Sagar, S. S., Lavallee, D (2010).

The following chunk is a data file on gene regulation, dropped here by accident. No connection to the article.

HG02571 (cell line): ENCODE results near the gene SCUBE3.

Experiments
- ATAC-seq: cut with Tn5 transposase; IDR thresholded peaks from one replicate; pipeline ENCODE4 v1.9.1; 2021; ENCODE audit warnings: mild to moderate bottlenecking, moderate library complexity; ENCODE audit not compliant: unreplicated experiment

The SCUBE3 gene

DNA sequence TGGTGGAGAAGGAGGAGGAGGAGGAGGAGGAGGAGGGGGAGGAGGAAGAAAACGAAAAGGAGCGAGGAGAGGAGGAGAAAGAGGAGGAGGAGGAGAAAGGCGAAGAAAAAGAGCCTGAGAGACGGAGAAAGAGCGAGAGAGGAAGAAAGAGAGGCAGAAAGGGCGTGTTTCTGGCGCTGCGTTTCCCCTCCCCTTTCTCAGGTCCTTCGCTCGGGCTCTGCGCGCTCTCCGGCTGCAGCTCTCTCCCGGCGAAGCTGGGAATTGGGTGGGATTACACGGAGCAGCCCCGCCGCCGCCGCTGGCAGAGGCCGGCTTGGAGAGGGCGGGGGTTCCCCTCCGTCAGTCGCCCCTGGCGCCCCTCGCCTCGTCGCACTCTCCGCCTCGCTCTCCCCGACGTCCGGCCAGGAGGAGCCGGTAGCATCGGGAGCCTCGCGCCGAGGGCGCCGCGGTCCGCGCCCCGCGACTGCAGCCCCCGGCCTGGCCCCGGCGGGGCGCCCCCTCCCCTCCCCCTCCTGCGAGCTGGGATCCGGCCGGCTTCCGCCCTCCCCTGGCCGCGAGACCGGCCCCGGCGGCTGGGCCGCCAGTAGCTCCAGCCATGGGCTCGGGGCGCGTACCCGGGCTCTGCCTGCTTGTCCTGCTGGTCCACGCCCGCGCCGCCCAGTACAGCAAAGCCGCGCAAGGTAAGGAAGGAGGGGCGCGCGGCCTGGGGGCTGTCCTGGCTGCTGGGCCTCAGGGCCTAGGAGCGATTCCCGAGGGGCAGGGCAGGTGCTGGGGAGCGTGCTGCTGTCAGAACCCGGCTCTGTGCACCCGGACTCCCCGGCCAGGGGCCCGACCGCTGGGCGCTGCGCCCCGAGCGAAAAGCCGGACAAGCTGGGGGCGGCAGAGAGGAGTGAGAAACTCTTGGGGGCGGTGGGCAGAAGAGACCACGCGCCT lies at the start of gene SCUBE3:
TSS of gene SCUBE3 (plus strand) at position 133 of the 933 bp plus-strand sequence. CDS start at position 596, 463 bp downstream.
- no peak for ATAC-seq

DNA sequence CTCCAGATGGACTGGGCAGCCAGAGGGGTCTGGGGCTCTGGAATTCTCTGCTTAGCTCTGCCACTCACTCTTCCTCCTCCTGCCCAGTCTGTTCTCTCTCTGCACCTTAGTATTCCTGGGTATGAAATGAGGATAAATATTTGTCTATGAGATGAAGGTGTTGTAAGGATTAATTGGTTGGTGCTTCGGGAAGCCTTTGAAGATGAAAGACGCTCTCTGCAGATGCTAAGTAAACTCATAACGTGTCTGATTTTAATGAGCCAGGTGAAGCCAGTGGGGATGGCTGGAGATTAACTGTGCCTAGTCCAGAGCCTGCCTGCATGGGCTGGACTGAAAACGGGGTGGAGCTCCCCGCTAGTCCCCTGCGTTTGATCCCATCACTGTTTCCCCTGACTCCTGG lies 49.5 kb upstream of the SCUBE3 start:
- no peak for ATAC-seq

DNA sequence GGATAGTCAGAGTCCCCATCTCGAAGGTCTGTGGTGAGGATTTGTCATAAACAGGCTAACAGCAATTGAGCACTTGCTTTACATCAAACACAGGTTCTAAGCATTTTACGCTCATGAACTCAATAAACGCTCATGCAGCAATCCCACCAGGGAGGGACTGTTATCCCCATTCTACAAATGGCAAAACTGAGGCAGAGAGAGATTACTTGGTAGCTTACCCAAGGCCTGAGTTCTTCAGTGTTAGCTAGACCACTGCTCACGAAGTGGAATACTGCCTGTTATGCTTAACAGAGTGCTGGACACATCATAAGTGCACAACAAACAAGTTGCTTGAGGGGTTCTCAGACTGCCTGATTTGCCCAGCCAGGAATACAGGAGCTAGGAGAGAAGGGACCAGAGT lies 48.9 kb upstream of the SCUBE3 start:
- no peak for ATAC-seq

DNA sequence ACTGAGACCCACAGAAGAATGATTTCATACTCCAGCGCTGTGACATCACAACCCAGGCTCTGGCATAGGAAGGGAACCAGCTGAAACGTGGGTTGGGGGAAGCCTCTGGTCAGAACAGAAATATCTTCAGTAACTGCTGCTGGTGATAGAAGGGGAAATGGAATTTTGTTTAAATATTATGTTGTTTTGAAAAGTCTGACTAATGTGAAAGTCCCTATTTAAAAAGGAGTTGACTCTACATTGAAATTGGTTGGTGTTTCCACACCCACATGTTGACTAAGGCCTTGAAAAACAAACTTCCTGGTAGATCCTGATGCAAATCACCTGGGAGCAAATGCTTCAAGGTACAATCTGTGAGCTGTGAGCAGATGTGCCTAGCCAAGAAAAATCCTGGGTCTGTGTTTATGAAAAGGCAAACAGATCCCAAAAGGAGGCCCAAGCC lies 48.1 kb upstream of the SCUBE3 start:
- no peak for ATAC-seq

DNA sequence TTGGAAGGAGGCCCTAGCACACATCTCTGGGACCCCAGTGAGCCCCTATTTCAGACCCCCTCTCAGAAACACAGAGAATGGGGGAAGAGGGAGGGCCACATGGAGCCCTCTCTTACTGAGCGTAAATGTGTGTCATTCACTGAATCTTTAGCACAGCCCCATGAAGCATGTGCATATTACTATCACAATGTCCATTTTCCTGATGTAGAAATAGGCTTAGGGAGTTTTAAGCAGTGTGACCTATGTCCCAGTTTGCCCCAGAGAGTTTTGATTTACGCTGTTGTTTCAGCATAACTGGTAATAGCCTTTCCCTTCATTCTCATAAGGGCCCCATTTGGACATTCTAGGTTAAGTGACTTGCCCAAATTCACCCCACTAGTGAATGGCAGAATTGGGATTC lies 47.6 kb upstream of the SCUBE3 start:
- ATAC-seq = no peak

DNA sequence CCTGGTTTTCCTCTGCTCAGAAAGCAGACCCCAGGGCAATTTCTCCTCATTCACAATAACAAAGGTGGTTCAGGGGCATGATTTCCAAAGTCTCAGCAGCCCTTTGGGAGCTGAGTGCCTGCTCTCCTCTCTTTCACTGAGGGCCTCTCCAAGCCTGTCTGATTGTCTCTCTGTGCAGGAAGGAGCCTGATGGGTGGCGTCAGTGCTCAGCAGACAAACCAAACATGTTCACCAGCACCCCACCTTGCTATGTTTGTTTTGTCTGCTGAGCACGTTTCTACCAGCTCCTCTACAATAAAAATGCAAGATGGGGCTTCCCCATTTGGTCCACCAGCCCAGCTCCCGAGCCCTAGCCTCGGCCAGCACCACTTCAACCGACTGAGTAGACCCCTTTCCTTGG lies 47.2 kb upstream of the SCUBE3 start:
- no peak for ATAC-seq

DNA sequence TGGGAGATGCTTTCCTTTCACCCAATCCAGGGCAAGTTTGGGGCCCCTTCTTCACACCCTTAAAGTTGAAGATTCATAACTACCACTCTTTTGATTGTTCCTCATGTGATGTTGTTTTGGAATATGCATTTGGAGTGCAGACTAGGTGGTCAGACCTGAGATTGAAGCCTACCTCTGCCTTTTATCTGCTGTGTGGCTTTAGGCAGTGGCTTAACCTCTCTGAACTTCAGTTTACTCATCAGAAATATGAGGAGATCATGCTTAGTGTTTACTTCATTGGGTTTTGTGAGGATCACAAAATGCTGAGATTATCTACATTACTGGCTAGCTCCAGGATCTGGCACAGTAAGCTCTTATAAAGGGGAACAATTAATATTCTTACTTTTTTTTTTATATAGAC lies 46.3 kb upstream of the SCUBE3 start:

The developmental origins of fear of failure in adolescent athletes: Examining parental practices, Psychology of Sport and Exercise 1-11. Sager et al. (2010) examined the origins of Fear of Failure (FF) in adolescent adults. They did this by examining how parent socialization and child interaction play a part in the development of FF in a child. Three families with adolescent athletes ages 13-14 were tested. The parents and the athletes were all interviewed separately and individually three times over a period of a month. The first interview was just for background information. The second interview examined the parents’ and athletes’ aspirations, attitudes, and achievement beliefs. The third interview was broken into three parts. The first part examined past experiences of success and failure and their reactions to it. The second part of the interview examined how parents evaluated their child’s performance and then how they conveyed approval or disapproval to the child. The final part of the interview examined the interaction between parents and athlete before the competition, during competition, and after competition. The results showed that parental practices and behavior were divided into three categories: parental punitive behavior, parental controlling behavior, and parental high expectations. Parental punitive behavior included parental criticism, parental punishment, and parental threat. Parental controlling behavior included attending daily training, engaging in competition preparation, and attending competitions. Parental high expectations included having a good attitude, showing good sportsmanship, and performing well. This study did a good job of explaining the effect that parents have on children’s motivation. According to the research parents can either motivate or tear down the child’s self esteem to the point where they no longer want to participate in the sport. It is easy to understand how the negative things can potentially force children to quit the sport. The research does a good job of offering things parents can do to positively motivate their child. The research would have benefitted if the number of participants would have greater and if the participants were different ethically. Sager, Sam S., Lavalle, David, Spray, Chris M. (2009). Coping With the Effects of Fear of Failure: A Preliminary Investigation of Young Elite Athletes. Journal of Clinical Sports Psychology, 3, 73-98 Sager et al. (2009) examined coping with the effects of FF in young elite athletes. The purpose was to see the effects of FF There were 11 male and female British elite athletes whose ages ranged 14-17. They were involved in a range of sports. The study had three stages, seeking consent, initial meeting, and the interview. The study showed that FF affected four areas: well-being, interpersonal behavior, sport performance, and school performance. Effects of FF on well-being appeared to increase the athletes’ negative cognition and emotion in periods before competition. Effects of FF on interpersonal behavior showed athletes became more irritable and less sociable for a brief period of time. Effects of FF on sport performance showed that it affected the athletes negatively. They became more concerned with messing up then trusting their talent. Effects of FF on school work appeared to have an adverse reaction causing them to neglect doing school work. This study did a great job explaining all the different effects FF plays on young athletes. The study made sure not to just focus on one aspect of a child’s personality. The effect of FF on school work was one of the main effects that I thought could have been elaborated on. The study was to narrow in get a good sample. The number of participants could have skewed the research in one direction. Conroy. David E., Elliot, Andrew J., (2003). Fear of Failure and...